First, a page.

Learning HDR Photography

I first heard about HDR when I read about an iPhone app that took multiple photos and combined them into one for increased tonal range. When I started looking into HDR I found that there is a LOT more to it, and a lot of ways to do it. Some people have the patience to combine 9 separate exposures in Photoshop and mask each one to get the best exposed areas of each image. I really wanted to try it, but I don’t have that kind of patience.

Then I discovered software programs like Photomatix, which combine the multiple exposures for you. Then you can make adjustments for the look you want. After studying HDR technique and trying a few of these software packages, I settled on NIK HDR efex Pro. I think it is the most flexible and it is very easy to use. It has a nice big preview window so you can easily see the results when you experiment with the sliders and adjustments.

The basic idea behind HDR (High Dynamic Range) is to get a broader range of tones into your picture than would be possible with a single exposure. Digital camera sensors are more like slide film than negative film, in that they are more contrasty and less forgiving of exposure variances. Digital sensors have a limited dynamic range, from dark to light. At some point the shadows and highlights lose their detail. So the trick is to take multiple photos of the same scene, underexposing some, overexposing others, and then combine them in software to get the detail in shadows and highlights back.

Here is what a typical HDR photo looks like. The Washington State Capitol is not far from my house and I took this the other night.

WA State Capitol HDR

WA State Capitol HDR

I don’t particularly care for this look, but I’ve seen a lot of HDR images that have this highly stylized appearance. I prefer my photos to look more like what I saw when I was there – more realistic. But I value HDR for being able to keep the light parts of the image from blowing out and the shadows from blocking up. So this is my version of the same photo.

EOS 7D - 2.5, 8, & 25 seconds @ f/8.0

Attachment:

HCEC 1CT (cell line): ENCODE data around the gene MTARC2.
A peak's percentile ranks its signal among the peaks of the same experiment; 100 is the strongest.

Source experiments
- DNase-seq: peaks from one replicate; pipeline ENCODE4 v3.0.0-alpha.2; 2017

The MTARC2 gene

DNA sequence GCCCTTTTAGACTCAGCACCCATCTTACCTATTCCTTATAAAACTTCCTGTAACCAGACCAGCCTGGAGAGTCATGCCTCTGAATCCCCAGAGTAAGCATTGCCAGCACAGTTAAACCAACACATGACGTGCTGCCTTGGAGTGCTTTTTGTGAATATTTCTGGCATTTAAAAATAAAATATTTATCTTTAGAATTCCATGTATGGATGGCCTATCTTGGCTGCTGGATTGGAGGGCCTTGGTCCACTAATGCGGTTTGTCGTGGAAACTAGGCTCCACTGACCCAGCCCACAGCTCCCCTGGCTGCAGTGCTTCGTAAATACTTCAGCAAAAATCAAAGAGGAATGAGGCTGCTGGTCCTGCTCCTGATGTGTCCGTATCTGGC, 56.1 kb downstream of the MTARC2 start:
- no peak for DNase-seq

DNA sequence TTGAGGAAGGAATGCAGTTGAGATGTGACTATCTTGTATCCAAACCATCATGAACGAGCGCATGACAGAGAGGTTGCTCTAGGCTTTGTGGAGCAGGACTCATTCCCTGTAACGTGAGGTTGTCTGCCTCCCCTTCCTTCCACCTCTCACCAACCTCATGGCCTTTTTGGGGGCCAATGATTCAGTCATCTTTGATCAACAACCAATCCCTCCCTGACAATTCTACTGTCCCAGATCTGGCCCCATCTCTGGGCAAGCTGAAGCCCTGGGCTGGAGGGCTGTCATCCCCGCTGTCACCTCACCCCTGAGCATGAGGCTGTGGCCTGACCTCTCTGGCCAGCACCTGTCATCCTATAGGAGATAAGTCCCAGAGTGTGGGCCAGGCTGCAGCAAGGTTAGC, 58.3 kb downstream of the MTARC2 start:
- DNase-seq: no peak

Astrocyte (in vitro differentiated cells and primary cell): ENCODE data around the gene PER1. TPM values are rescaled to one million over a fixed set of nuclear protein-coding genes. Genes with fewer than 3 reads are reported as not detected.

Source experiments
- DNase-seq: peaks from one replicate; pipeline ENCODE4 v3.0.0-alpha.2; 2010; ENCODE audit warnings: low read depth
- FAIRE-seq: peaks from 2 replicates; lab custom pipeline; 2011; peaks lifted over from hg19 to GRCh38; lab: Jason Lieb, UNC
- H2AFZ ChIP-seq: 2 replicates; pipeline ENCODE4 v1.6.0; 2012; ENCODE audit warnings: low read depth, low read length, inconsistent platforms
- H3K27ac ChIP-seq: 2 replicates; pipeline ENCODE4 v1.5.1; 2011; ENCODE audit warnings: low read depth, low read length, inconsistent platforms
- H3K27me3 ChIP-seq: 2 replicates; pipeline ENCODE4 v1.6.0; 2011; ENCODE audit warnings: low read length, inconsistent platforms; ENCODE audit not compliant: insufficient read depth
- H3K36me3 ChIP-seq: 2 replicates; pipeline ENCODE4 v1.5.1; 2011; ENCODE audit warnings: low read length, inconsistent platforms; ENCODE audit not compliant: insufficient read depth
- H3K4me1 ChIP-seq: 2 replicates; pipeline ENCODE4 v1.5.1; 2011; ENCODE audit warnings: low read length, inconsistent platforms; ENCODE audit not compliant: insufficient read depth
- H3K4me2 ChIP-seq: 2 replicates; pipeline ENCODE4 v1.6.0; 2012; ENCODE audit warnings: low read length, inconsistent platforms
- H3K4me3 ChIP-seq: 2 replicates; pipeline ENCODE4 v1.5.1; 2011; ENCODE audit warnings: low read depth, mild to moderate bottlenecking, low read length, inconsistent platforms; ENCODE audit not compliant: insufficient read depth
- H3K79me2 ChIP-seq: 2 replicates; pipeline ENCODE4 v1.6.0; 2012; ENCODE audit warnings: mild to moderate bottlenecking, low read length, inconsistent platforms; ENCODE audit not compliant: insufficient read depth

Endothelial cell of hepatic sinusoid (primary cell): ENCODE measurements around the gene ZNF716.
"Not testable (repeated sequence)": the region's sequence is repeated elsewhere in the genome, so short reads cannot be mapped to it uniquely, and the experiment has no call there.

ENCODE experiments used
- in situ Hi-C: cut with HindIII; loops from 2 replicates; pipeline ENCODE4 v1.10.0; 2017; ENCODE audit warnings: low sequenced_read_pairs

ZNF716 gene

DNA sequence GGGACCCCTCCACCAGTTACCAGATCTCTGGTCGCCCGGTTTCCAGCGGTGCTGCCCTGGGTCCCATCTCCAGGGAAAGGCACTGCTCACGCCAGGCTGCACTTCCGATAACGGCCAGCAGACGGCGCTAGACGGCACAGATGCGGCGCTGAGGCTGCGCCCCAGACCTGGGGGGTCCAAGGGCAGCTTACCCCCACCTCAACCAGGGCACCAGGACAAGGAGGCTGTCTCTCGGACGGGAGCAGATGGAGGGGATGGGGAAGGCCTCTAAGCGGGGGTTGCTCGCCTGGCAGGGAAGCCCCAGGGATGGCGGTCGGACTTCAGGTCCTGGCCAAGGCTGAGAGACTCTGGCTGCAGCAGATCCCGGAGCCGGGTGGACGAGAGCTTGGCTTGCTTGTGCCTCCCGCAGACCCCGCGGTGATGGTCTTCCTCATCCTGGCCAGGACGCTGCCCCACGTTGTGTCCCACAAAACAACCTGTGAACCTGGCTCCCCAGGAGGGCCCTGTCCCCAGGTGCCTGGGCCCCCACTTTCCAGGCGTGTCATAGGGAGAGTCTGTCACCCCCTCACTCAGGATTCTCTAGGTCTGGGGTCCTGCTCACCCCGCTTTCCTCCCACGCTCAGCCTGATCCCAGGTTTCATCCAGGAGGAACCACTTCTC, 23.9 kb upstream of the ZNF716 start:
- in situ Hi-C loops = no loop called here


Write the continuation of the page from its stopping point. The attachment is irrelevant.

EOS 7D – 2.5, 8, & 25 seconds @ f/8.0

I used the EF 17-40mm f/4.0L lens at 17mm and set the ISO to 100. Because of the extreme wide angle, there is some distortion, like the flag poles curving inward. But I like this smoother and more natural look. I prefer shadows to be darker but still have detail.

Just for comparison, here is the n0n-compensated, non-HDR, single exposure.

Non-HDR, 8 secs

Non-HDR, 8 secs

This single exposure (a RAW file adjusted in Apple Aperture) is also a good picture.  In fact, I’d say that it’s highly subjective at this point. Do you like the smoother, more neutral non-HDR, or the more saturated and coarsely detailed HDR?  The color saturation could be adjusted after creating the HDR from the three exposures, but I like it the way it is.

If you look at the darker parts, like the lawn and fence on the right, you can see the HDR has detail that the single exposure does not. Those came from the over-exposed shot.

Here is another HDR shot of the lake down the hill from the Capitol. The longest exposure was a full 30 seconds.

Capitol Lake HDR

Capitol Lake HDR

I’ve read that combining more exposures with less variation between can give better results. I’ll have to try that and report in a future post. Because I have a Canon instead of a Nikon, my auto-bracketing is limited to 3 exposures at a time. So I could do (-2, -1, 0) and then shift to (0, +1, +2) and delete the extra “0” exposure to get 5 shots.

Off topic, but I have to say, compared to my old EOS 10D, the 7D is MUCH better with noise reduction on long exposures at night like this. And it has three times as many pixels on the same sized sensor, which means they must be around 1/3 the size of those on the older camera. It has an APS-C sized sensor, after all, not a full-frame sensor like the 5D or the new 6D.  A larger sensor with similar resolution means that the individual “photo sites” on the sensor can be bigger and better at gathering light, but as you can see, the smaller APS-C sensor still does a great job.


Singapore in December

My wife and I visited her parents in Jakarta, Indonesia, and we took the short flight to Singapore for about four days.

Singapore Sidewalk

Singapore Sidewalk

Since it was my first time visiting Asia (other than movies and Google image searches), I noticed the differences between Jakarta and Singapore right away. Singapore was somewhat cooler, though still very warm, and less humid. There was MUCH less pollution. Everything about the city was neat, clean, and organized. Jakarta, by contrast was dirty, hot, and very humid. Maybe that’s why people like the malls so much (see my previous post).